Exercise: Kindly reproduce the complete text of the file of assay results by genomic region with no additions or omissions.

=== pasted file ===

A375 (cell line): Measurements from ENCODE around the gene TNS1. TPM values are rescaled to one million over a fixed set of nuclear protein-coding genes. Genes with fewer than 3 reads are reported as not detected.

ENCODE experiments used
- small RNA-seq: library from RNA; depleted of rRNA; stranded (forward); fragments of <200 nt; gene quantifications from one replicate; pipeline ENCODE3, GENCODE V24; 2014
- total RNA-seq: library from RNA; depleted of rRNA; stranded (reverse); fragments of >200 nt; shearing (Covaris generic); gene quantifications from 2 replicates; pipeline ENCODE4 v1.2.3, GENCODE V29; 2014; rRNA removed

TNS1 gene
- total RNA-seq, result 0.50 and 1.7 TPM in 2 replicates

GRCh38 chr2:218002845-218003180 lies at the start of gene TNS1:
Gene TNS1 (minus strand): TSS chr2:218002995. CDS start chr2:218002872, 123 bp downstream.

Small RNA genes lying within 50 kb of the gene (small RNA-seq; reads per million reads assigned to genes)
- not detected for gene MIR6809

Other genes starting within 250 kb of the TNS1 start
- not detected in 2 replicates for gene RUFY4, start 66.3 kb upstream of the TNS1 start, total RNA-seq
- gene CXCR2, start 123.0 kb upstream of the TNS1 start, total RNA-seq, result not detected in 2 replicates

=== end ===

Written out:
A375 (cell line): Measurements from ENCODE around the gene TNS1. TPM values are rescaled to one million over a fixed set of nuclear protein-coding genes. Genes with fewer than 3 reads are reported as not detected.

ENCODE experiments used
- small RNA-seq: library from RNA; depleted of rRNA; stranded (forward); fragments of <200 nt; gene quantifications from one replicate; pipeline ENCODE3, GENCODE V24; 2014
- total RNA-seq: library from RNA; depleted of rRNA; stranded (reverse); fragments of >200 nt; shearing (Covaris generic); gene quantifications from 2 replicates; pipeline ENCODE4 v1.2.3, GENCODE V29; 2014; rRNA removed

TNS1 gene
- total RNA-seq, result 0.50 and 1.7 TPM in 2 replicates

GRCh38 chr2:218002845-218003180 lies at the start of gene TNS1:
Gene TNS1 (minus strand): TSS chr2:218002995. CDS start chr2:218002872, 123 bp downstream.

Small RNA genes lying within 50 kb of the gene (small RNA-seq; reads per million reads assigned to genes)
- not detected for gene MIR6809

Other genes starting within 250 kb of the TNS1 start
- not detected in 2 replicates for gene RUFY4, start 66.3 kb upstream of the TNS1 start, total RNA-seq
- gene CXCR2, start 123.0 kb upstream of the TNS1 start, total RNA-seq, result not detected in 2 replicates